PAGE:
By Tony Collins
Excerpts from today’s National Audit Office report “Universal Credit: progress update” …
Not complete by 2020
“Not all legacy benefit claimants will have moved to Universal Credit by the end of 2019.”
Assumptions are changing massively
“Universal Credit impacts depend on policy assumptions. For example, there was a £30 billion movement between 2011 and 2012 in the Department’s estimate of benefit spending, which went from a £19.7 billion cost to a £10.8 billion saving. The Department changed its methodology over this time but the size of this movement was largely due to changes in benefit entitlement and conditionality.”
Spending on existing UC systems questionable?
“HM Treasury has expressed concerns about the value for money of further investment in live service systems.”
What if the digital system fails?
“ Following the Major Projects Authority’s review, HM Treasury requested, in April 2014, the Department provide it with contingency plans should the digital service be delayed or fail. The Department is due to update HM Treasury at the end of November 2014 on its progress in developing such plans.”
The small print
You can claim Universal Credit if you:
– fall into one of the accepted groups
– do not own or part own your home;
– have a bank or building society account;
– do not live in temporary accommodation;
– are not pregnant or given birth within the last 15 weeks;
– are not a carer;
– are not self-employed;
– are unemployed or have household earnings of less than £330 per month if over 25 or £270 if under 25;
– are not challenging or awaiting a decision on Jobseekers Allowance, Housing Benefit, Employment and Support Allowance, Income Support or tax credits;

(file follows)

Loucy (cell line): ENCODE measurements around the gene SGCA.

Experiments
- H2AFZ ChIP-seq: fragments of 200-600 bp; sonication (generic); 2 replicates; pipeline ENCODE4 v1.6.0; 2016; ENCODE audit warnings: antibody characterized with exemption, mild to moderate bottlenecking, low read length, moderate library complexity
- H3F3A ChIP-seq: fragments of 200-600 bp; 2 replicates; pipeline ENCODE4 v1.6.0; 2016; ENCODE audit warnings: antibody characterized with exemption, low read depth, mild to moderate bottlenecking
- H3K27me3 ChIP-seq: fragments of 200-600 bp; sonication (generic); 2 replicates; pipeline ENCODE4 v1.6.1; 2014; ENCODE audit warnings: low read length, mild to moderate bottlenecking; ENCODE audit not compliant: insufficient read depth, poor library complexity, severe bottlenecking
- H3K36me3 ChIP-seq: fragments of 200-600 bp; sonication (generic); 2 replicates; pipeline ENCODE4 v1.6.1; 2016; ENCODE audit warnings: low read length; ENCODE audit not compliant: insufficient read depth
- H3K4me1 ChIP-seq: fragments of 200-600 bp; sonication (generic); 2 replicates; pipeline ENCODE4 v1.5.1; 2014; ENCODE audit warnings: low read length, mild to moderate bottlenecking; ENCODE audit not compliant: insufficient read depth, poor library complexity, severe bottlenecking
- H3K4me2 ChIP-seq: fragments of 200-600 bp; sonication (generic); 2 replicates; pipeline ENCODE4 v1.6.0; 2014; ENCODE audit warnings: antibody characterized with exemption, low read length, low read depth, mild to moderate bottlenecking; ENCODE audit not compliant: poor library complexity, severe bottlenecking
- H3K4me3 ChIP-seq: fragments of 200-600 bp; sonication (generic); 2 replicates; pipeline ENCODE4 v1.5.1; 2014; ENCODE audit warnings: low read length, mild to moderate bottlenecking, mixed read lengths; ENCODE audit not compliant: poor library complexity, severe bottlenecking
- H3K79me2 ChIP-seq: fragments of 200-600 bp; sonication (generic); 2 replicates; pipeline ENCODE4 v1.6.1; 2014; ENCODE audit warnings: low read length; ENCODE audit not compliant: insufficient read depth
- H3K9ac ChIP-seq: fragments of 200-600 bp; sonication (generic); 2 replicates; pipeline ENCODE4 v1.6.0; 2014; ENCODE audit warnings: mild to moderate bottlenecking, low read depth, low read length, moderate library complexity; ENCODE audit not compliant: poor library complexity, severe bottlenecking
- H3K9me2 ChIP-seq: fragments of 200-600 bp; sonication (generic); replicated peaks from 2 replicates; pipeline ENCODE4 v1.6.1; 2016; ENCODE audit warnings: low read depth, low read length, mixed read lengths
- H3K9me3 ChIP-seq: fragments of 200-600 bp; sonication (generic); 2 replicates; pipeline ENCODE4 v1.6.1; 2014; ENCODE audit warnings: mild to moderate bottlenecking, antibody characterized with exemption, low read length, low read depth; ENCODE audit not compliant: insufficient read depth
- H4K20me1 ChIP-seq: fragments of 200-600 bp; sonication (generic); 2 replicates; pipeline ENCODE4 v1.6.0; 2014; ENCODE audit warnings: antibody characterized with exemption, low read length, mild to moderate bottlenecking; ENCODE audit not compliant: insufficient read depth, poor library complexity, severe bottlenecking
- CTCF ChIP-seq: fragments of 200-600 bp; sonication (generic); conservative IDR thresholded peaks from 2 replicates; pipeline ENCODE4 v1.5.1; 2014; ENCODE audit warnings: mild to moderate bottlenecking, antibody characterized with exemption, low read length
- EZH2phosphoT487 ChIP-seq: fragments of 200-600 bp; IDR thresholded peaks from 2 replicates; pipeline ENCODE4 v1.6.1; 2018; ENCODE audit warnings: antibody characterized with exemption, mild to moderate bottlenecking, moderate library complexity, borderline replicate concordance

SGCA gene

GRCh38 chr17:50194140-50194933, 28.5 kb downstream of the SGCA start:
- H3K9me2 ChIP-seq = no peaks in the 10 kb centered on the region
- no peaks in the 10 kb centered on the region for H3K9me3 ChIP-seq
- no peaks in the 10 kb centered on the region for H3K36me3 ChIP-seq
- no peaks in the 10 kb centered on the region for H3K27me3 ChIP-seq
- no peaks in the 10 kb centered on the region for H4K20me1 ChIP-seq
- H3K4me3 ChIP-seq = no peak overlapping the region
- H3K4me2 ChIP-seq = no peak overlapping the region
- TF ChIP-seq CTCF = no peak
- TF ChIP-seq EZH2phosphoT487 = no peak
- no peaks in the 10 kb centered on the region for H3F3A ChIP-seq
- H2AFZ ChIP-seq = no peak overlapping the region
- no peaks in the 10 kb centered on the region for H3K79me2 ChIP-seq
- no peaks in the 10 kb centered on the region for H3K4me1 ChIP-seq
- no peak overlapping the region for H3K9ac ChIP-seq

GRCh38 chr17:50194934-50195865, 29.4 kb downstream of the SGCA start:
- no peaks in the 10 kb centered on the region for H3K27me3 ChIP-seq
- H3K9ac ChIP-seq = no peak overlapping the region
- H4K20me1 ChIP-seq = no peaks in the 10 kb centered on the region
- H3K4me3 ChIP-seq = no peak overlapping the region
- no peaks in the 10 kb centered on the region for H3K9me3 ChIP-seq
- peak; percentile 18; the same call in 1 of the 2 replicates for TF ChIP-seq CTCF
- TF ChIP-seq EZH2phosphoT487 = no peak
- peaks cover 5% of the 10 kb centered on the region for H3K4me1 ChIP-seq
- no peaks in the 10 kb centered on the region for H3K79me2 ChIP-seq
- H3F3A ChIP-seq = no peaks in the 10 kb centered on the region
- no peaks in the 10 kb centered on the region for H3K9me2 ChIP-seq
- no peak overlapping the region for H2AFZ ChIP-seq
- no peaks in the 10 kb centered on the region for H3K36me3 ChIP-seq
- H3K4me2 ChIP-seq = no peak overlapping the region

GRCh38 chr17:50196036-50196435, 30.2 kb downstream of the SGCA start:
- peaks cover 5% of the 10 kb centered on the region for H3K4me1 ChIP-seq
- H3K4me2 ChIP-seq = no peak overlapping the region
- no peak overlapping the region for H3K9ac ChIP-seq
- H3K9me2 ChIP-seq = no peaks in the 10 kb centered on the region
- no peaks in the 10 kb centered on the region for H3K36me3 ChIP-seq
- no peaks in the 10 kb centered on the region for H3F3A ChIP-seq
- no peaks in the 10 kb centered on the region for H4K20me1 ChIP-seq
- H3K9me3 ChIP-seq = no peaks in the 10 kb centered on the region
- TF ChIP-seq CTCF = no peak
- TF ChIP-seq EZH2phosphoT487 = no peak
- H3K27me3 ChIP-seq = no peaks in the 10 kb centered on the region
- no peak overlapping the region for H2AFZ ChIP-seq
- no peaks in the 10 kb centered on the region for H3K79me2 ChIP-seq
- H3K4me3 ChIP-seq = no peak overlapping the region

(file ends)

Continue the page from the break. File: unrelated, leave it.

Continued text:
– are not staying away from your main home;
– are not responsible for a child or young person who is: adopted, fostered, being looked after, registered blind or have a disability benefit.
“In June 2012, CESG [the IT security arm of GCHQ) found that security had not been properly considered from the start. The [UC] systems were developed by multiple suppliers without an overarching plan for how it would work as a whole.
“A Red Team review concluded that the programme lacked appropriate detail around the security measures it needed because of: ineffective links between design and security teams; invalid assumptions being made by technical teams about what was acceptable to the business; a lack of balance between usability and security; poor understanding of dependencies between components; and little consideration of the technical implications of business design activities. The Department was unable to address these concerns prior to the reset in February 2013.”
A good approach to agile
“Since the reset (in 2013), the Department has concentrated its use of agile on developing digital service using a co-located, mixed-skill team. In June 2014, consultants commissioned by the programme board reported that a good agile approach is in place, and that a strong agile culture and organisation has been found inside the digital service.